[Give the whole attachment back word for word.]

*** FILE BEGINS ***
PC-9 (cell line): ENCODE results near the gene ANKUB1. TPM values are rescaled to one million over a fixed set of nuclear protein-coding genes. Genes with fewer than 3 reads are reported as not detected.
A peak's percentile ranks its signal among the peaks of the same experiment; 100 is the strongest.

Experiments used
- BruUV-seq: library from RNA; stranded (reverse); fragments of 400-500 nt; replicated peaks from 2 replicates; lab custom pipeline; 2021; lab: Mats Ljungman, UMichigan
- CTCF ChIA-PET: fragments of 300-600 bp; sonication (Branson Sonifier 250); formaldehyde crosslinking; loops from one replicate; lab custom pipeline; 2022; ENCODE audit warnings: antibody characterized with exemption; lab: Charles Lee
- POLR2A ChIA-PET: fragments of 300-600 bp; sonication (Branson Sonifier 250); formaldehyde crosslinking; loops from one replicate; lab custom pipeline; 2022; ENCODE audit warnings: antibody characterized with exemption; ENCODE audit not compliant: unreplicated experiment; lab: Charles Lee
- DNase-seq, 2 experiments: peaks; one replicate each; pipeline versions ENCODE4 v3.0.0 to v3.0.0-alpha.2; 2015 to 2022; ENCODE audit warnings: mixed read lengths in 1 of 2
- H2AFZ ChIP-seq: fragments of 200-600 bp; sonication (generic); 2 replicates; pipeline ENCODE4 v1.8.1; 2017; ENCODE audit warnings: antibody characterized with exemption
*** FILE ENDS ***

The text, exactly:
PC-9 (cell line): ENCODE results near the gene ANKUB1. TPM values are rescaled to one million over a fixed set of nuclear protein-coding genes. Genes with fewer than 3 reads are reported as not detected.
A peak's percentile ranks its signal among the peaks of the same experiment; 100 is the strongest.

Experiments used
- BruUV-seq: library from RNA; stranded (reverse); fragments of 400-500 nt; replicated peaks from 2 replicates; lab custom pipeline; 2021; lab: Mats Ljungman, UMichigan
- CTCF ChIA-PET: fragments of 300-600 bp; sonication (Branson Sonifier 250); formaldehyde crosslinking; loops from one replicate; lab custom pipeline; 2022; ENCODE audit warnings: antibody characterized with exemption; lab: Charles Lee
- POLR2A ChIA-PET: fragments of 300-600 bp; sonication (Branson Sonifier 250); formaldehyde crosslinking; loops from one replicate; lab custom pipeline; 2022; ENCODE audit warnings: antibody characterized with exemption; ENCODE audit not compliant: unreplicated experiment; lab: Charles Lee
- DNase-seq, 2 experiments: peaks; one replicate each; pipeline versions ENCODE4 v3.0.0 to v3.0.0-alpha.2; 2015 to 2022; ENCODE audit warnings: mixed read lengths in 1 of 2
- H2AFZ ChIP-seq: fragments of 200-600 bp; sonication (generic); 2 replicates; pipeline ENCODE4 v1.8.1; 2017; ENCODE audit warnings: antibody characterized with exemption